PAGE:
Audit relief for foreign subsidiaries

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Understanding when your Australian subsidiary’s accounts do not need to be audited could save your business money and man hours.

An increasing number of companies are finding it easier to sell their ideas in markets far beyond their home countries. Some may find the Australian market lucrative enough to set up an office and employ locals to assist in servicing their clients.

Ordinarily the easiest way to go about this is to set up an Australian company that bears all of the burden for employing locals and invoicing in the country. With that comes a number of responsibilities, one of which may include the requirement to prepare an audited financial report each financial year.

Under the Corporations Act, any Australian company that is controlled by a foreign entity is required to prepare and lodge a financial report with Australian Securities and Investment Commission (“ASIC”) at the end of every financial year. This requirement can often be the most expensive regulatory burden placed on a business. Audit and accounting fees are inevitably put towards an audit that may add very little value, if any, to a business with relatively uncomplicated affairs.

This is why it is important that businesses and their advisers setting up an outpost in Australia understand the audit relief available to them. Class Order 98/98 gives ASIC the authority to waive the ordinary requirement for small companies who are also not part of a larger group.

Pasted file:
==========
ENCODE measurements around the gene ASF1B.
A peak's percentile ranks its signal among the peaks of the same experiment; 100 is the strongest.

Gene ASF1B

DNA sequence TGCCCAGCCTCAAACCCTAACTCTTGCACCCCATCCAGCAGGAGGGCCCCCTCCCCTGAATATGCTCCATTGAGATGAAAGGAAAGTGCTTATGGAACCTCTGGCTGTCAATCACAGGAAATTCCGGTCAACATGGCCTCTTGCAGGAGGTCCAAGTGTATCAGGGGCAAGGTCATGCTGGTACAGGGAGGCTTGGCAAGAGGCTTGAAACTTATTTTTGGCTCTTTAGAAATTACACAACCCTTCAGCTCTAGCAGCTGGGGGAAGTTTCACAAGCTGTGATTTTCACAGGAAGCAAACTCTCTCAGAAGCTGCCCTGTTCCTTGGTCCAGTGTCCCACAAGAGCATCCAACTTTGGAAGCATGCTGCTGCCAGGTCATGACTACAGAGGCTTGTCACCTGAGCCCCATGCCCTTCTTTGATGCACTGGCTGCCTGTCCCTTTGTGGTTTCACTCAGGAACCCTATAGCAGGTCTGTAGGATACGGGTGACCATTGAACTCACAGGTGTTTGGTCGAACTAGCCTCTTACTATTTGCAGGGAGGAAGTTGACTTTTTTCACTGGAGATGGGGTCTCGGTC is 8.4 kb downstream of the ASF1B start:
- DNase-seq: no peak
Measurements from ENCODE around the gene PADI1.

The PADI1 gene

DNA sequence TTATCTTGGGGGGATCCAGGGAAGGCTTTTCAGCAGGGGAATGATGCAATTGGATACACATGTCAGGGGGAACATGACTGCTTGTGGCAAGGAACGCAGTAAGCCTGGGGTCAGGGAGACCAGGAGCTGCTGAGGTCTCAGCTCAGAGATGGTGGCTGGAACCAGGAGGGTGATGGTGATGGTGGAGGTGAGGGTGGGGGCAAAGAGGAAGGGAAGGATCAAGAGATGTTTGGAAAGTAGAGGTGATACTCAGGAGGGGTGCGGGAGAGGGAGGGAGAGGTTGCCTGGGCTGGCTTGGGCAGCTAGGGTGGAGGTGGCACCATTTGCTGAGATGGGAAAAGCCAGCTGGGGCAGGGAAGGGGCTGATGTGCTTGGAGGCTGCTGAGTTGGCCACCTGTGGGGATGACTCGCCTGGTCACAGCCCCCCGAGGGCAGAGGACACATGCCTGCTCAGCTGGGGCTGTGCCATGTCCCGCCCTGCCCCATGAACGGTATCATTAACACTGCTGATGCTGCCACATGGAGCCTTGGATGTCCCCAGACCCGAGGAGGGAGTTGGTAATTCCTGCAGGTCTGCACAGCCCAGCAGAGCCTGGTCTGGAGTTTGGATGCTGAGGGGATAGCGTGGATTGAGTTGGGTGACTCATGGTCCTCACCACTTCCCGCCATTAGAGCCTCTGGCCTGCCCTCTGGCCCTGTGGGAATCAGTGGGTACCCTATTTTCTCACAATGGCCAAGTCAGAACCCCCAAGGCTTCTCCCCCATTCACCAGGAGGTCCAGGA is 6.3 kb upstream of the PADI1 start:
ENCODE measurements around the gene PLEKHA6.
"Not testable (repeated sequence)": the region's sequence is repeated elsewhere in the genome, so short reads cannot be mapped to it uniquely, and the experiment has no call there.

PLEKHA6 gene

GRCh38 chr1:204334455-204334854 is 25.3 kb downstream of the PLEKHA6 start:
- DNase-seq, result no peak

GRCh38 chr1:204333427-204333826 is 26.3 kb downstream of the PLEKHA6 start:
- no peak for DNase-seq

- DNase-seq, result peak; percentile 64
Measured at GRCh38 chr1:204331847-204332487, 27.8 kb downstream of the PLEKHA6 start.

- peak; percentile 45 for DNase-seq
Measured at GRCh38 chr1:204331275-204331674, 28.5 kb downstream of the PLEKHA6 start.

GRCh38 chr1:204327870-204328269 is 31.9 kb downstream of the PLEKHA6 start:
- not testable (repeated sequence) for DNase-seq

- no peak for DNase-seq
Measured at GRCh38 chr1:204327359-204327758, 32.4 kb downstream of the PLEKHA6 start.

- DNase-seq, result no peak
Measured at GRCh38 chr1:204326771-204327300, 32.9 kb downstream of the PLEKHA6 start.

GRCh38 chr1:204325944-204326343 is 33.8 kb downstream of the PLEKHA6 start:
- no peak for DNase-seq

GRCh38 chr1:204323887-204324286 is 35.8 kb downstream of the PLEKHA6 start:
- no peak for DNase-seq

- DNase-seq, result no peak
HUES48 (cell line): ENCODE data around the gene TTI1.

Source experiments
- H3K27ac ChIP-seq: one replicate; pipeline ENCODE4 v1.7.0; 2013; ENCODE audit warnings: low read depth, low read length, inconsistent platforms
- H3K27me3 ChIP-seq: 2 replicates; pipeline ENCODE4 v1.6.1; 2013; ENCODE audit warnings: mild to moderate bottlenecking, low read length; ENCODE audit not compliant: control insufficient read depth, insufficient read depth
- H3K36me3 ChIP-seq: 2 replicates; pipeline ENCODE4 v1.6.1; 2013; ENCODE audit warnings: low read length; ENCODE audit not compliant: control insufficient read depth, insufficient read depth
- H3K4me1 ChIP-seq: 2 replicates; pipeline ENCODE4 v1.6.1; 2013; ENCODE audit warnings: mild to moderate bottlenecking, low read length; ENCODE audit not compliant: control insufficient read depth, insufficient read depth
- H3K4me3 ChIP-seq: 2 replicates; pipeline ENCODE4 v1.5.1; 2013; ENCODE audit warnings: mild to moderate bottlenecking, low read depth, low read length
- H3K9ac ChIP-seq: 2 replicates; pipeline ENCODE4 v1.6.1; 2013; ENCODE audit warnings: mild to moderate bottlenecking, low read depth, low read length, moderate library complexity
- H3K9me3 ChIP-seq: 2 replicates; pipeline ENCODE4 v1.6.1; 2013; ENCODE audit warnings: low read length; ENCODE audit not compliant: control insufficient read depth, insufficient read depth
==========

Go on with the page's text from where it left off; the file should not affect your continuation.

Are your clients eligible for the relief?

There are effectively two basic requirements you must meet in order to be eligible to apply for audit relief. If you can answer yes to both of the below questions, you may be able to apply for relief under CO98/98:

Question 1: Are you a “small proprietary company?”

To be a small proprietary company, you must satisfy at least two of the following requirements:

  1. Revenue for the financial year under $25 million
  2. Gross assets less than $12.5 million at the end of the financial year
  3. Employs fewer than 50 staff

Question 2: Are you also part of a group that is small?

The group that you are part of will be the total of all other companies that share a common ultimate parent entity to yours. In order to be considered small, the group must satisfy at least two of the following requirements:

  1. Combined revenue for the financial year of less than $10 million
  2. Combined gross assets of less than $5 million at the end of the financial year
  3. Employs less than 50 staff in total

Don’t delay

It is important that you determine your eligibility to relief as soon as possible. The relief will not be available retrospectively if you don’t meet the application deadlines. You only have a window of three months after financial year end of the Company’s first year of incorporation.

This is an important discussion you should be having with your Australian adviser when setting up a company here. They need to more than merely mention the availability of the exemption, the set up documents should include a Form 384 and the relevant directors’ resolution for you to sign that will be lodged with ASIC.

For any further questions regarding Audit Exemption in Australia please contact Lead Client Partner, Kelly Morgan on kmorgan@azuregroup.com.au or +612 9238 1188.

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About Author

Kelly Morgan
Kelly Morgan

Kelly Morgan has over 32 years’ experience as a Chartered Accountant and is the Managing Partner of Azure Group heading up the Business Accounting, Technology & International divisions. Kelly is passionate about working with business owners. By working closely with her clients, Kelly helps them to maximise the opportunities in their business and assist them to achieve their goals.

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